Review Summary: Blistering speed and amazing technicality, "Annihilation of the Wicked" is a stunning achievement in the Death Metal genre.
Hello there, Nile
. Where have you been all my life?
Sometimes, an album can come in and unexpectedly knock me out of my pants. Take for example, Iron Maiden’s
self-titled, or especially my first Slayer
album, “Reign in Blood
”. I went in not expecting what to find, and then suddenly, I find myself addicted. Such is the case with Nile’s
“Annihilation of the Wicked
”. And since I’m not the biggest fan of Death Metal, I pretty much expected this to be sub-par. I came in thinking this was going to be your typical, run-of-the-mill, technical Death band that offered nothing more than blasting your face over and over until you got bored. But Nile
, while they are as how I described, aren’t boring, not even the least bit. Maybe that’s because of the unique Middle-Eastern (mainly Egyptian) influence that they’ve obtained. But, you could’ve told that from their name, couldn’t you?
“Annihilation of the Wicked
” possess all of those common Death traits, such as inhuman drumming, raw and death-embracing guitars, a seemingly inaudible bass, and of course those “death grunt” style vocals (which I’ve never been a big fan of). But package that together with unbelievable talent, and you’ve got an album just bursting it’s so hard to be contained. I mean, it’s Death Metal, yet it’s been imbued with a slight Egyptian tone; that has got to be worth something right there.
To say this album is frenzied and brutal would be an understatement. All of these tracks, especially “The Burning Pits of the Duat
”, “Lashed to the Slave Stick
”, and “Cast Down the Heretic
” are downright sinister in their approach. The technicality of these songs is just jaw-dropping, because in my eyes, when a band gets too technical, that wicked edge that they possess is dulled in favor of flashiness. But not here. When these guys get technical, shi
t hits the fan, and your head will throttle back and forth. The riffs, if anything, greatly reflect the amount of skill these guys’ posses, especially on the fills that featured on the main riff during “Sacrifice Unto Sebek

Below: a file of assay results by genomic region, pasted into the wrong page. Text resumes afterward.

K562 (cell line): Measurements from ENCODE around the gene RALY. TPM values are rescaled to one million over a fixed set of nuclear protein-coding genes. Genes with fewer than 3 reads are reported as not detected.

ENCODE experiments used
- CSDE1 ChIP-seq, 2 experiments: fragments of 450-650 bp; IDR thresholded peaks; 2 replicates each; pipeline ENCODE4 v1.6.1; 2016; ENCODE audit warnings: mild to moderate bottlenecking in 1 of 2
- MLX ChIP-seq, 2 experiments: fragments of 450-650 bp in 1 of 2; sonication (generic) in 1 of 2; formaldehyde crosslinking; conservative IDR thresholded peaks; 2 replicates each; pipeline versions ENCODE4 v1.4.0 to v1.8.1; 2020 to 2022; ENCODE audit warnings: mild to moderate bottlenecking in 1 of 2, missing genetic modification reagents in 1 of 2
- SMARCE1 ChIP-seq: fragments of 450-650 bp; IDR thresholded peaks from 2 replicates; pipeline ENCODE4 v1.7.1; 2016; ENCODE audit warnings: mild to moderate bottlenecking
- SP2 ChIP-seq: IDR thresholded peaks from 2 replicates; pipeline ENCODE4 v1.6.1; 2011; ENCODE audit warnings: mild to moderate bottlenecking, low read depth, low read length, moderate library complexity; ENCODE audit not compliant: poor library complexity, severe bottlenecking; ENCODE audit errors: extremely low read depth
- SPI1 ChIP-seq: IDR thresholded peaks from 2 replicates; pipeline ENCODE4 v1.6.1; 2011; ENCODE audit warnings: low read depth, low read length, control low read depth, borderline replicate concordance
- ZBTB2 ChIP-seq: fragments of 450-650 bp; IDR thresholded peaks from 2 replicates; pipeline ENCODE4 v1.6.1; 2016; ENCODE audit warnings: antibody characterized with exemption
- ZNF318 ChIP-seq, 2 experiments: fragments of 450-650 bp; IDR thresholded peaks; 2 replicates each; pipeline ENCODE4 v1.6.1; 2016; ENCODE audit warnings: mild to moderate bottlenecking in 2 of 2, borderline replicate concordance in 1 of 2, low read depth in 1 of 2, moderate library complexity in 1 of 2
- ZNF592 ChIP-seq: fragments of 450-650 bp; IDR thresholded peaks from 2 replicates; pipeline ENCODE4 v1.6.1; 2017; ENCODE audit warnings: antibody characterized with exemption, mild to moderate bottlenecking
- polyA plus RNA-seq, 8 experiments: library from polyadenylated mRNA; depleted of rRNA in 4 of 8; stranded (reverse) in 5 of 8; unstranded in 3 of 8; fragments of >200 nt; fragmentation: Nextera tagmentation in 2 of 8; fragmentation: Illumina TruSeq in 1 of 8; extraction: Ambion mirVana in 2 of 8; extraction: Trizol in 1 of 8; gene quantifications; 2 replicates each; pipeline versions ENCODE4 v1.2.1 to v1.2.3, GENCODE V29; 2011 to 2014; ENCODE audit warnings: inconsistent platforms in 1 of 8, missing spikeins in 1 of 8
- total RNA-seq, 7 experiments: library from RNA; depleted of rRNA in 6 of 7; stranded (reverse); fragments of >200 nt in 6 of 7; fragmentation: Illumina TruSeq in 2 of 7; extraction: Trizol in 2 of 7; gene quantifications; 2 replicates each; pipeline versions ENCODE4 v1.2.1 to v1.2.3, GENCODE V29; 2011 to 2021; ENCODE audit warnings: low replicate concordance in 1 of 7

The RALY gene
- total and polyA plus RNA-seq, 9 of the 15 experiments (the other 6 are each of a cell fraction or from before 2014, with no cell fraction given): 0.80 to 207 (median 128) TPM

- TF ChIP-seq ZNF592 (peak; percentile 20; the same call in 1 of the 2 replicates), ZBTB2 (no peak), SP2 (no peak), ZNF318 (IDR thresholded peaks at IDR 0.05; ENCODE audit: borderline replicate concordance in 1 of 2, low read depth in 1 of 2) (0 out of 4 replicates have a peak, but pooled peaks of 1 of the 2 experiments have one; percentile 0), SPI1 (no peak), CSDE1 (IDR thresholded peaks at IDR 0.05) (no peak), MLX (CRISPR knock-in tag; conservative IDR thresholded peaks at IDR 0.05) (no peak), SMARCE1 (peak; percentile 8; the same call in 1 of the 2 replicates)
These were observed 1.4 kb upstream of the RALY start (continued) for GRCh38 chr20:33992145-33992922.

”. They can, also, fire straight-forward, like on “Chapter of Obeisance Before Giving Breath to the Inert One in the Presence of the Cresent Shaped Horns
”, and while it may be a bit simpler than the rest of the tracks on here, it’s still played with blistering speed and skill. And to continue more on the Egyptian influence, the intro track is a wonderful, single guitar played to what appears to be folk Egyptian, and I believe it’s played on a nylon guitar. The same is used for the intro to “User-Maat-Re
”. A brief interlude track, “Spawn of Uamenti
” is simply there to instill an image of a desert into your mind before the title track rocks you off your feet.
One term that you’ll hear rarely used to describe a Death Metal album is “epic”. Yeah, well, this album…is epic
. Not only are the song titles long, but the songs are as well, but they don’t wear thin, however. Three tracks on this album reach over 8-minutes, with one even almost hitting 10! I’ve almost never heard a Death song that long. But those three tracks (“User-Maat-Re
”, “Annihilation of the Wicked
”, and “Von Unaussprechlichen Kulten
”) are all magnificent works in the genre. “Von Unaussprechlichen Kulten
” is easily the slowest, and moodiest song on this album, with flowing riffs that interlock in-between a crazed onslaught, and is very reminiscent to “User-Maat-Re
”, although that song is a bit more crushing. But unlike the other two, “Annihilation of the Wicked
” is just a straight-up, chainsaw-like Death song with extreme emphasis on viciousness. A perfect blend, if you ask me.